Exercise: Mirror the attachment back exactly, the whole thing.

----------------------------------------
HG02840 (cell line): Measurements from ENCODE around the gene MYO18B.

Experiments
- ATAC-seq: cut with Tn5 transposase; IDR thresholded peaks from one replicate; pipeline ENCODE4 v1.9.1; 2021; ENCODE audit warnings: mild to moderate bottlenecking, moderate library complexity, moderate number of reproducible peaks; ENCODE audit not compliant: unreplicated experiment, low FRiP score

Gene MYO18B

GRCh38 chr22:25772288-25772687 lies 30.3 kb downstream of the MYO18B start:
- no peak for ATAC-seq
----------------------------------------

HG02840 (cell line): Measurements from ENCODE around the gene MYO18B.

Experiments
- ATAC-seq: cut with Tn5 transposase; IDR thresholded peaks from one replicate; pipeline ENCODE4 v1.9.1; 2021; ENCODE audit warnings: mild to moderate bottlenecking, moderate library complexity, moderate number of reproducible peaks; ENCODE audit not compliant: unreplicated experiment, low FRiP score

Gene MYO18B

GRCh38 chr22:25772288-25772687 lies 30.3 kb downstream of the MYO18B start:
- no peak for ATAC-seq